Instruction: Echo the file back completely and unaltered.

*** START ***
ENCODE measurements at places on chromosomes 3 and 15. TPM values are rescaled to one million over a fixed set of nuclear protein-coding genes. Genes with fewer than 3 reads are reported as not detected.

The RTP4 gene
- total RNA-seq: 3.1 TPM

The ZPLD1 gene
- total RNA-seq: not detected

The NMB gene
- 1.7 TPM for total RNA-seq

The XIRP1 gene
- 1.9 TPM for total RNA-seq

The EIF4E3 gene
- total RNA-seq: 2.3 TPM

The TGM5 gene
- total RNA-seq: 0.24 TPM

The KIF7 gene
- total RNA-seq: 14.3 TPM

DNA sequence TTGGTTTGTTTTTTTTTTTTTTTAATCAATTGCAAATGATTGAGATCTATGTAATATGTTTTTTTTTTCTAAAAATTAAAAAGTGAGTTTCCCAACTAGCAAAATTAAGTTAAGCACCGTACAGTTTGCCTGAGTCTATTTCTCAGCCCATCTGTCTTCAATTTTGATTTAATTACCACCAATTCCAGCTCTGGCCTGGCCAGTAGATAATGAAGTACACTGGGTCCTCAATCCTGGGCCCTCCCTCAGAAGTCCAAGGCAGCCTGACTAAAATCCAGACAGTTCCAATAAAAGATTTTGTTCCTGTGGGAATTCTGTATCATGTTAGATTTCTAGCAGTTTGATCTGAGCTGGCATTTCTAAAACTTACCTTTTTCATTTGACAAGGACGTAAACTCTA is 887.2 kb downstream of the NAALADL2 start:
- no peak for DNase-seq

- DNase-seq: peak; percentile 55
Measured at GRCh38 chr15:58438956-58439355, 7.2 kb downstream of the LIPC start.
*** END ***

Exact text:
ENCODE measurements at places on chromosomes 3 and 15. TPM values are rescaled to one million over a fixed set of nuclear protein-coding genes. Genes with fewer than 3 reads are reported as not detected.

The RTP4 gene
- total RNA-seq: 3.1 TPM

The ZPLD1 gene
- total RNA-seq: not detected

The NMB gene
- 1.7 TPM for total RNA-seq

The XIRP1 gene
- 1.9 TPM for total RNA-seq

The EIF4E3 gene
- total RNA-seq: 2.3 TPM

The TGM5 gene
- total RNA-seq: 0.24 TPM

The KIF7 gene
- total RNA-seq: 14.3 TPM

DNA sequence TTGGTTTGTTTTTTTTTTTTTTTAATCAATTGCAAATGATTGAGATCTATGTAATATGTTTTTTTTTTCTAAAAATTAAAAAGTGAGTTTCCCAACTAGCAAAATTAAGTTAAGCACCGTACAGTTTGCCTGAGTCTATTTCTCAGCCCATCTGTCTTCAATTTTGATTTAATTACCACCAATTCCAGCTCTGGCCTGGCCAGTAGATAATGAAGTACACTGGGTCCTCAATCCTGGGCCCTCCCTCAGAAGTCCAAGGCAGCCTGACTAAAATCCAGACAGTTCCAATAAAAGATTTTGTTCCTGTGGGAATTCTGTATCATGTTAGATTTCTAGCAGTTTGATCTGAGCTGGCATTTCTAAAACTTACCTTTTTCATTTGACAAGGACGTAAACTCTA is 887.2 kb downstream of the NAALADL2 start:
- no peak for DNase-seq

- DNase-seq: peak; percentile 55
Measured at GRCh38 chr15:58438956-58439355, 7.2 kb downstream of the LIPC start.